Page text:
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NCPO jolts spectrum reform

Dec 21. 2016
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Prayut's decision to extend control over radio frequencies by state agencies as setback for media reform.

THE extension of state agencies’ right to use more than 500 frequencies for radio broadcasting for another five years has dealt a severe blow to Thailand’s national media reform agenda, academics said yesterday.

Several media experts were surprised by the extension order issued by Prime Minister Prayut Chan-o-cha in his capacity as chairman of National Council for Peace and Order (NCPO), using Article 44 of the interim charter.

No explicit reasons were given for the extension, but the order has effectively slammed the brakes on the reform agenda of the previous few years.

According to the National Broadcasting and Telecommunications Commission (NBTC), all state agencies including the Armed Forces who currently control more than 200 FM and AM radio stations, were supposed to return their radio spectrum for reallocation by April next year.

Supinya Klangnarong, an NBTC commissioner, said she totally disagreed with the extension order since the watchdog’s reform agenda was intended to usher in a new era of free and fair competition on the use of precious radio spectrum.

Supinya said the use of Article 44 for the purpose will derail the reform efforts, adding that it is obvious that state agencies’ current use of the radio spectrum was not transparent.

Questions over sudden decision

“I’d like to hear good reasons from the NCPO for extending the state agencies’ right to use the spectrum,” she said.

The commissioner said state agencies will continue to enjoy benefits from using the spectrum for another five years without free and fair competition, especially after the TV broadcasting industry had already been reformed with the issuing of new digital TV licences through competitive bidding.

Radio ad spending amounted to an annual Bt5 billion to Bt6 billion, accounting for about 5 per cent of the country’s overall ad spending.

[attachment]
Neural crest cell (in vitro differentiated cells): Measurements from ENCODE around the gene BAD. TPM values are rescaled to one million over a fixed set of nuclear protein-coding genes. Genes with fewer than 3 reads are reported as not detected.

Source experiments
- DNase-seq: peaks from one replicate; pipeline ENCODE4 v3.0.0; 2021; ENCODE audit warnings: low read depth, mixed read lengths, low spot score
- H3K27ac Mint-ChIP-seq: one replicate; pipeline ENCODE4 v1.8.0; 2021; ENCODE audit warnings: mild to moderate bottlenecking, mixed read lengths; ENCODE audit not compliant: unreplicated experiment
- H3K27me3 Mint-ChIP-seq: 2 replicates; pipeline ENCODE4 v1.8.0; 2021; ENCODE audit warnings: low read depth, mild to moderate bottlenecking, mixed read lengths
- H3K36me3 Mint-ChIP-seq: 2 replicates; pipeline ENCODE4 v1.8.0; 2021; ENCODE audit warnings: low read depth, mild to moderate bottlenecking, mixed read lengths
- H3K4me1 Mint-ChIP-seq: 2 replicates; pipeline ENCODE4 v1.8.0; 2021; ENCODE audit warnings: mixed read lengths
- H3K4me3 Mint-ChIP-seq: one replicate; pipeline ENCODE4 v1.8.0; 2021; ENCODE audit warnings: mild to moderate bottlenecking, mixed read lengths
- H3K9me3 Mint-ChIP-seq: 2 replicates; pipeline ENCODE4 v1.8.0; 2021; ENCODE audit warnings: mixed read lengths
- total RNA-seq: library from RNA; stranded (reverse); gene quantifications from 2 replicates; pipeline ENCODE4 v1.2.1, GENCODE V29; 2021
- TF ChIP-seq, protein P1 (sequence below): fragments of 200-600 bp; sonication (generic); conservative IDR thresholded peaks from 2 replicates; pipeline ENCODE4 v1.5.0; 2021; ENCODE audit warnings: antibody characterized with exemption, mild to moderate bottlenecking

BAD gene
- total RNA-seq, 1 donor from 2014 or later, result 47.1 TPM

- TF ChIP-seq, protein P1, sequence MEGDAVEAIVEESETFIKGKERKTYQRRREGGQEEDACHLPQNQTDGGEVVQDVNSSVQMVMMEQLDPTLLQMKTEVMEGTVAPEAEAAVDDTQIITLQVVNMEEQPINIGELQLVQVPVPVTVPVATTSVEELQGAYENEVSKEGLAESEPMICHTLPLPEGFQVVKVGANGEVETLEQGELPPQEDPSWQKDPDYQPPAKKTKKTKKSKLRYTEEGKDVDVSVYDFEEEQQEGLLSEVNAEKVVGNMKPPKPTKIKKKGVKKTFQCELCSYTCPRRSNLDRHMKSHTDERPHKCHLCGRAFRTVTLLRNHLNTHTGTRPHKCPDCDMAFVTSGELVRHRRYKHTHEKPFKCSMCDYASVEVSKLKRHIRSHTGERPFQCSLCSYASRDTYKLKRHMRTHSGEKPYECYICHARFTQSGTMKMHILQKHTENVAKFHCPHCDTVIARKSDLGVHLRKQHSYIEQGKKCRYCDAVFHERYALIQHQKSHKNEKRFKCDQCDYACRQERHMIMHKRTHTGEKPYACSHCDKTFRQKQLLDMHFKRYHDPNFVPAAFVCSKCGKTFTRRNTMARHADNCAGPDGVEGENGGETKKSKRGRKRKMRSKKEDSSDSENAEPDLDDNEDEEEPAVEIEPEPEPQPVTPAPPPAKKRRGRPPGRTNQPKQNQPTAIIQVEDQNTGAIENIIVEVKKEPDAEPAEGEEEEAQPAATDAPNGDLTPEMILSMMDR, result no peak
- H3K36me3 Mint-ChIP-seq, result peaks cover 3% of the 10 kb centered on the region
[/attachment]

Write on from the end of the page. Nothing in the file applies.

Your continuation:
Many of the 500-plus frequencies, including those controlled by the Armed Forces, are used by private companies who are the agencies’ subcontractors.

Supinya said the five-year extension would benefit those business groups that were using the spectrum on behalf of the state agencies.

The radio spectrum had been allocated to the Armed Forces, the police, and state-owned public relations and mass communication agencies, among others. However, many agencies do not entirely use the spectra themselves.

Dr Suwanna Sombatruksasuk, manager of Chulalongkorn University’s radio station, said the extension order was shocking since the NBTC has been tasked with reforming the broadcasting industry, so all state agencies were required to return their spectra for reallocation.

She said the extension order would destroy reform efforts to redistribute national assets in the greater interest of the public.

Nunthasith Kittiwarakul, a lecturer at Chiang Mai University, said there is no obvious reason for extending the state agencies' right to use the spectrum in the order issued by the NCPO chief.

“If we want to really reform the radio broadcasting industry, we must ensure that state agencies do not allow the private sector to use the spectrum as subcontractors,” Nunthasith said.

Ekapol Tientaworn of Rajabhat Suan Sununtha University said there is no genuine effort to reform since the NCPO appears to have compromised on the reform agenda by extending the state sector’s right to use the spectrum.

One of the reasons is that many government agencies are unwilling to lose the financial benefits resulting from leasing or sub-contracting private firms to use their spectrum.

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